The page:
Thursday, May 5, 2011

Amgen Tour of California: A climber's eye view

A stage-by-stage look at the climbs of the 2011 edition

The 2011 edition of the Amgen Tour of California has raised the level of difficulty from previous years. There are two selective mountain-top finishes this time around, and numerous climbs hidden throughout the course. Join us for a stage-by-stage look at the climbs of the 2011 Amgen Tour of California.

Stage 1: Race around the lake

The race begins the Sierra Nevada mountains with a counter-clockwise race around Lake Tahoe. The course includes four California Travel and Tourism Board KOM points. "On paper (or should I say on Strava's awesome stage profile), stage 1 isn't all that tough. There are four climbs, but nothing that gnarly," said Ted King of Liquigas-Cannondale, who rode the course this week with teammate Cameron Wurf. The gradients are relatively easy in the 3-4 percent range.

"The real kicker is going to be the altitude, namely how well people adapt," said King. "It's an entirely straightforward stage if we're at sea level, completely academic racing. But enter nearly 7,000 feet of altitude and it's anyone's race," the Liquigas-Cannondale rider said. King suggested that an early break could go on the first trip up the Emerald Bay climb, especially with so many mountains points on offer for the stage, but it is by no means certain. "So basically Cam and I were just talking about the stage all day long, and we can see virtually anything happening," said King.

The two final climbs add to the uncertainty. Brockway Summit arrives just inside 10 kilometers to go. With 4.8 kilometers of climbing at an average gradient of 5.2 percent, this climb is not all that difficult, but could offer a nice launch-pad for a late attack. "There will be some tired legs going into the climb and they'll call grupetto, but the climb itself isn't that hard," said King. He called the gradients "mellow." A fast descent follows, then it's a quick 2.4-kilometer dash to the line at the North Star Resort. King called this opening day "a total toss-up of a stage".

Stage 4: The Mount Hamilton-Sierra Road double

After two days of flat racing in the Central Valley, the climbers will look forward to stage 4 when the Amgen Tour of California attacks its first mountain-top finish. The stage will run from Livermore to San Jose, where the finish on Sierra Road will bring the bigs out to play. Roman Kilun of Kenda/5-hour Energy Pro Cycling rode this stage earlier this month and believes it will be decisive. Kilun said, "One of the guys who is in the top three on Sierra Road will win the overall."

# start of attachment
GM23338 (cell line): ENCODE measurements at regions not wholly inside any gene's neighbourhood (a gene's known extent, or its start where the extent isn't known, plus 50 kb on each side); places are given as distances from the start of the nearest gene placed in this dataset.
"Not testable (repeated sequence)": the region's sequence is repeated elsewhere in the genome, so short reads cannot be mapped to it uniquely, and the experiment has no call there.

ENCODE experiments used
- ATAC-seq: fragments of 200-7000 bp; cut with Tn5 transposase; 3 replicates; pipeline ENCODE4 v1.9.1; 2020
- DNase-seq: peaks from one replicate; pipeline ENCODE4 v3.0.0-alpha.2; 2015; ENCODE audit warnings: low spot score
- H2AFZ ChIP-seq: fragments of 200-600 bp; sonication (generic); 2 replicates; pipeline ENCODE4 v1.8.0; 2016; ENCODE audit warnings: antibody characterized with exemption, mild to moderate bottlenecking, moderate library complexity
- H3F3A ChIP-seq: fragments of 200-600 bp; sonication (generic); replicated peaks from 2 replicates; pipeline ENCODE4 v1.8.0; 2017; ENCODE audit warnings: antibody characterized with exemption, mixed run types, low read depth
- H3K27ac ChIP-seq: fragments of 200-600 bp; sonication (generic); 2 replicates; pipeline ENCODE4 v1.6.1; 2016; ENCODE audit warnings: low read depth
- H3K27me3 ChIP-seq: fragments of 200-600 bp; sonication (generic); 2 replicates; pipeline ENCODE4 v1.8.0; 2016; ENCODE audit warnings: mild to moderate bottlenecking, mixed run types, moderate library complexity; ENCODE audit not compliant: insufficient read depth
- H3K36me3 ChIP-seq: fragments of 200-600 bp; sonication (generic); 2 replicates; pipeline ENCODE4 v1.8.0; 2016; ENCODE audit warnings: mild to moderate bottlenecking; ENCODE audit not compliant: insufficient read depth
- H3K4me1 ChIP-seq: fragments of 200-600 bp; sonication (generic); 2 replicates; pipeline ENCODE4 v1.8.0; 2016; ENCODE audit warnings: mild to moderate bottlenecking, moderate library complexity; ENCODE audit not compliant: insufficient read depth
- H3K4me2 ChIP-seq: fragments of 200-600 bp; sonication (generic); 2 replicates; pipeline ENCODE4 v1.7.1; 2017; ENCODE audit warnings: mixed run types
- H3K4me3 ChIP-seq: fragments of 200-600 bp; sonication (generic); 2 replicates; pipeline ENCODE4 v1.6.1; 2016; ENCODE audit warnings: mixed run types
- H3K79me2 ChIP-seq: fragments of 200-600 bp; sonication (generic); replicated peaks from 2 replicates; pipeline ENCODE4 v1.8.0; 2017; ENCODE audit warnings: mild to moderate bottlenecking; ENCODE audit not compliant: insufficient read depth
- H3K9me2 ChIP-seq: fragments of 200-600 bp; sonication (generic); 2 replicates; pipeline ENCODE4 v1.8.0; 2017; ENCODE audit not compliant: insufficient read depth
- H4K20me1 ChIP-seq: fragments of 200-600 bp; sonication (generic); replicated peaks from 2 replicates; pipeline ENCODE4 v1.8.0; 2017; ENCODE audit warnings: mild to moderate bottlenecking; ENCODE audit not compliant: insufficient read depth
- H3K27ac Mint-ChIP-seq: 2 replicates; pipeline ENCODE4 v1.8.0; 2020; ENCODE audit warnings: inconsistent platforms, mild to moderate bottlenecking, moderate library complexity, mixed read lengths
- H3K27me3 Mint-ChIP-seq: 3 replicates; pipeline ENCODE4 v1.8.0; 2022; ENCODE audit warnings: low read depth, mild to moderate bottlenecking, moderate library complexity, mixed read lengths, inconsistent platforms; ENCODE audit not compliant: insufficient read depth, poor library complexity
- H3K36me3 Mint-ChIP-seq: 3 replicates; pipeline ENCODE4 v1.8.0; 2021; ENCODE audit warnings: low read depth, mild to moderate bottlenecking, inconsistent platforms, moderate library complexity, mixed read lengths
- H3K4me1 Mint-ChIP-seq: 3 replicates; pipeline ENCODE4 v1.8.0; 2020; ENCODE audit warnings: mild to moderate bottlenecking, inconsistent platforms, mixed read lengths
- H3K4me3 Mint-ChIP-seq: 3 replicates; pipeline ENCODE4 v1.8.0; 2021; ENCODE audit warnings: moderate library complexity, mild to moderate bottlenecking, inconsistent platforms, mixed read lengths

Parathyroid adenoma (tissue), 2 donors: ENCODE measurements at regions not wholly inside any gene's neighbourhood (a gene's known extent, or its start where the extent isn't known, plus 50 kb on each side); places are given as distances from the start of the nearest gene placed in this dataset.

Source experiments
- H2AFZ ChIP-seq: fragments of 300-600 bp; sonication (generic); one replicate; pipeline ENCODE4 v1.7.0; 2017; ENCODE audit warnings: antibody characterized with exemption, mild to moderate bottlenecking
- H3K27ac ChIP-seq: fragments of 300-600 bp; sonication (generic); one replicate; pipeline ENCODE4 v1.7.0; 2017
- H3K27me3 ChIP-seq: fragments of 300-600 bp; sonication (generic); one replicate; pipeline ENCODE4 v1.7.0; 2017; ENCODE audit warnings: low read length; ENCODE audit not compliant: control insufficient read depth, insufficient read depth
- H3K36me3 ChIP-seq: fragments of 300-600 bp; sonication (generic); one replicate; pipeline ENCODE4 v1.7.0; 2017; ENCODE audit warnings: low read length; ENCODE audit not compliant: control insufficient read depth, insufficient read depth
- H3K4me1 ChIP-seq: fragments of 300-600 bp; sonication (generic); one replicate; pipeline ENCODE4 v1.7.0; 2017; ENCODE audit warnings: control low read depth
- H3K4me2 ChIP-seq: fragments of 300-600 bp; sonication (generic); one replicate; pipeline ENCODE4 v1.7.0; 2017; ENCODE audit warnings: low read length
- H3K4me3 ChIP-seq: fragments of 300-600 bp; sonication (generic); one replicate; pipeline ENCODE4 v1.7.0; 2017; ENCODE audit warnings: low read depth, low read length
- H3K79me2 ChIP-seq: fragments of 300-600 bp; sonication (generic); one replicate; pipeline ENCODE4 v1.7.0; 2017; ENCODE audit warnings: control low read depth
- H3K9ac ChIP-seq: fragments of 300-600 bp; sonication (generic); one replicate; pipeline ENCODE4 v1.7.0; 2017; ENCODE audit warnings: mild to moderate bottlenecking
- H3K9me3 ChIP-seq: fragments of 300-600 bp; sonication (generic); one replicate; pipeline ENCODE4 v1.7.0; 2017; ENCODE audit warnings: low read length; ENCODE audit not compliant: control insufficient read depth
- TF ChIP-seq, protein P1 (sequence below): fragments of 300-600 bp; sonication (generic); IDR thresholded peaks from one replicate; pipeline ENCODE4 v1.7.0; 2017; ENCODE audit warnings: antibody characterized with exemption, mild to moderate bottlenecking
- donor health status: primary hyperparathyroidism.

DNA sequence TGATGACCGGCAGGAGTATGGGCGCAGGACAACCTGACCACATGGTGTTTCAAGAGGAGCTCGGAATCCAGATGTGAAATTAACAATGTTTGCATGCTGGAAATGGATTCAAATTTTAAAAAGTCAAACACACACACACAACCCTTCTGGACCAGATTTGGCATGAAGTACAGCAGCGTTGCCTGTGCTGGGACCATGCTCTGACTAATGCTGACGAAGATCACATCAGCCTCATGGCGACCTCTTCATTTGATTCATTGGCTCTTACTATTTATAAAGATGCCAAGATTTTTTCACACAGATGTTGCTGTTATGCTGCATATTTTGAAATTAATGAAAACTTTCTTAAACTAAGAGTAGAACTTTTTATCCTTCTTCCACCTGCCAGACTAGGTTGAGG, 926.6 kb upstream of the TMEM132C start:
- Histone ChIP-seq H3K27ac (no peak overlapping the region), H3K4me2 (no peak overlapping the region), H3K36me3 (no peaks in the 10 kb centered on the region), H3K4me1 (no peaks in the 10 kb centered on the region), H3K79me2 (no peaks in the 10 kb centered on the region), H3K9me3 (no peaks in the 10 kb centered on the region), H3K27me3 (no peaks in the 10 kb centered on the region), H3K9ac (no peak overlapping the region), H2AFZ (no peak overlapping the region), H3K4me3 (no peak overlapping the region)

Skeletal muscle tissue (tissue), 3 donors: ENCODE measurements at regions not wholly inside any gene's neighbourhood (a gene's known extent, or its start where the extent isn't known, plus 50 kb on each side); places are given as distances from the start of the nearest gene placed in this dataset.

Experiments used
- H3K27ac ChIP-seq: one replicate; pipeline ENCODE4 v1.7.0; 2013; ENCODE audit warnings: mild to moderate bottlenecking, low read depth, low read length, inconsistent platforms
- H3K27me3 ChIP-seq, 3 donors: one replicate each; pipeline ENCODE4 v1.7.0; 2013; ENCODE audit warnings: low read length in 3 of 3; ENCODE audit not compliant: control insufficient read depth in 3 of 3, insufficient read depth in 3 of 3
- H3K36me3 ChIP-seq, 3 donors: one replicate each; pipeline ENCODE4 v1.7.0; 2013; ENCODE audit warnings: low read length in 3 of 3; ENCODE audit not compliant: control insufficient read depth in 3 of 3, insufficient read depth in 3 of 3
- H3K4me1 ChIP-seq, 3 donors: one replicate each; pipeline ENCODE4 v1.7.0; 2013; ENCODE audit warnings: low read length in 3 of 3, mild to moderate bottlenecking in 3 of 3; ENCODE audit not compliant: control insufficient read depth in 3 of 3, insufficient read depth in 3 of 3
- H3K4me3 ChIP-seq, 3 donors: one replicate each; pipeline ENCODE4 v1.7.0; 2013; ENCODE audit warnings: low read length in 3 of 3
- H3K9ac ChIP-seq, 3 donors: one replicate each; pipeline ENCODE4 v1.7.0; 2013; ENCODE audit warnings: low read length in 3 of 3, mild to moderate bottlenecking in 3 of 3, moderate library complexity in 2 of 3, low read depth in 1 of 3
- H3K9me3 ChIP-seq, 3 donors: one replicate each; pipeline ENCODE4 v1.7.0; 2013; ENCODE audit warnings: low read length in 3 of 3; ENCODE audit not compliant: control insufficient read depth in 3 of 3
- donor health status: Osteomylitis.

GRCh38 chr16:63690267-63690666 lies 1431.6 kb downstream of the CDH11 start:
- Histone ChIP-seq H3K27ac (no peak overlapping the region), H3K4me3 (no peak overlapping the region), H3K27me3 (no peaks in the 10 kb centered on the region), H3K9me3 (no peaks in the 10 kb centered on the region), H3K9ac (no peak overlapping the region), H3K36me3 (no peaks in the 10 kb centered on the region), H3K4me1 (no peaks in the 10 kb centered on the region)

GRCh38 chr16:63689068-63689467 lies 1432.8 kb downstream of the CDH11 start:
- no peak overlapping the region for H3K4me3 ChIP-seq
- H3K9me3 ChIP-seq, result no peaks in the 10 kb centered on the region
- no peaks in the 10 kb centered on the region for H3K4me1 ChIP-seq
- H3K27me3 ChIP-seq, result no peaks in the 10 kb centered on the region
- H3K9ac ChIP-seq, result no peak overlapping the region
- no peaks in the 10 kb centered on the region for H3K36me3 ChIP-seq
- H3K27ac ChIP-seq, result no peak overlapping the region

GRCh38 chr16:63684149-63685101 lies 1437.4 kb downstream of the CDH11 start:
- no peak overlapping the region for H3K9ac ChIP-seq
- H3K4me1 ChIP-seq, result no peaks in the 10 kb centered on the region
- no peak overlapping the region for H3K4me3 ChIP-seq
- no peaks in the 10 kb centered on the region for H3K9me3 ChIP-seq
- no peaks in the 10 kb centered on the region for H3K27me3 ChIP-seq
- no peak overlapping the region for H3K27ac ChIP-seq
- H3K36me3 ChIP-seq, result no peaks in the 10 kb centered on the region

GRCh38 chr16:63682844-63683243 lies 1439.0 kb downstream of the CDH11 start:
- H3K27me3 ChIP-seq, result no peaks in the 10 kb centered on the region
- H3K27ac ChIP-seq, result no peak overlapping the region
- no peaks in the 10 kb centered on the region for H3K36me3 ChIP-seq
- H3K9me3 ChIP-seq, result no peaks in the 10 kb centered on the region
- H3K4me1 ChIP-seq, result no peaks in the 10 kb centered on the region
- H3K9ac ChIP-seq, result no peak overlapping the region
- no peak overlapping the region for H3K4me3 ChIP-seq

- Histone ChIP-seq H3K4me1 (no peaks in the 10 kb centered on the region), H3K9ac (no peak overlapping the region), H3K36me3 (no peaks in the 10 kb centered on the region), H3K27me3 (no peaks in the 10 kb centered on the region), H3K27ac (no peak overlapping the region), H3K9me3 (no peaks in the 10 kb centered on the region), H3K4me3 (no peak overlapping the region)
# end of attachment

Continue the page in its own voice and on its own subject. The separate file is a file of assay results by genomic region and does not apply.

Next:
The stage starts in the rolling terrain of Livermore's vineyard country. An uncategorized climb provides a prelude, then it's a steep three-kilometer uphill at 10 percent to the first California Travel and Tourism Commission KOM on Mines Road. No rest for the weary, a 20-kilometer uphill false flat follows the summit of Mines Road. Then, a descent delivers the riders to the main climb of the day.

Mount Hamilton is one of the two most difficult climbs of this year's Amgen Tour of California. "Maybe 15 guys will make it to the top of Hamilton together," said Kilun. To the Lick Observatory at the summit, it's a 7.6-kilometer climb with an average gradient of 8.4 percent. The road switchbacks up the mountain and the road steepens precipitously through each curve.

Anyone who loses the plot on the climb will find it difficult to ride back into the bike race on the descent. "The descent is narrow and twisty, and if you're off the back it's impossible to get back on," said Ben Jacques-Maynes of the Bissell Pro Cycling Team. Two short climbs interrupt the descent. "It's really three descents," Jacques-Maynes said.

After reaching the valley floor, a three-kilometer, flat run-in announces the final climb of the day. The Sierra Road climb is a recurring fixture of the Amgen Tour of California, but this year marks its first appearance as a stage finish. Jacques-Maynes called Sierra Road "the icing on the cake" of this climbing stage. "You aren't going to see a huge bunch hitting the base of Sierra Road," he said.

Kilun agreed, adding that the mountain-top finish provides an incentive to ride hard on the early climbs. "There's more motivation to attack," said the Kenda/5-hour Energy rider.

Sierra Road, with its vertiginous views of San Jose, climbs 550 meters in 5.8 kilometers. The average gradient is an uncomfy 9.5 percent. "There will be like two guys at the finish," Kilun said. The climb is not long enough to open up huge time gaps among the favorites, but anyone who did not pack his climbing legs will find Sierra Road unpleasant.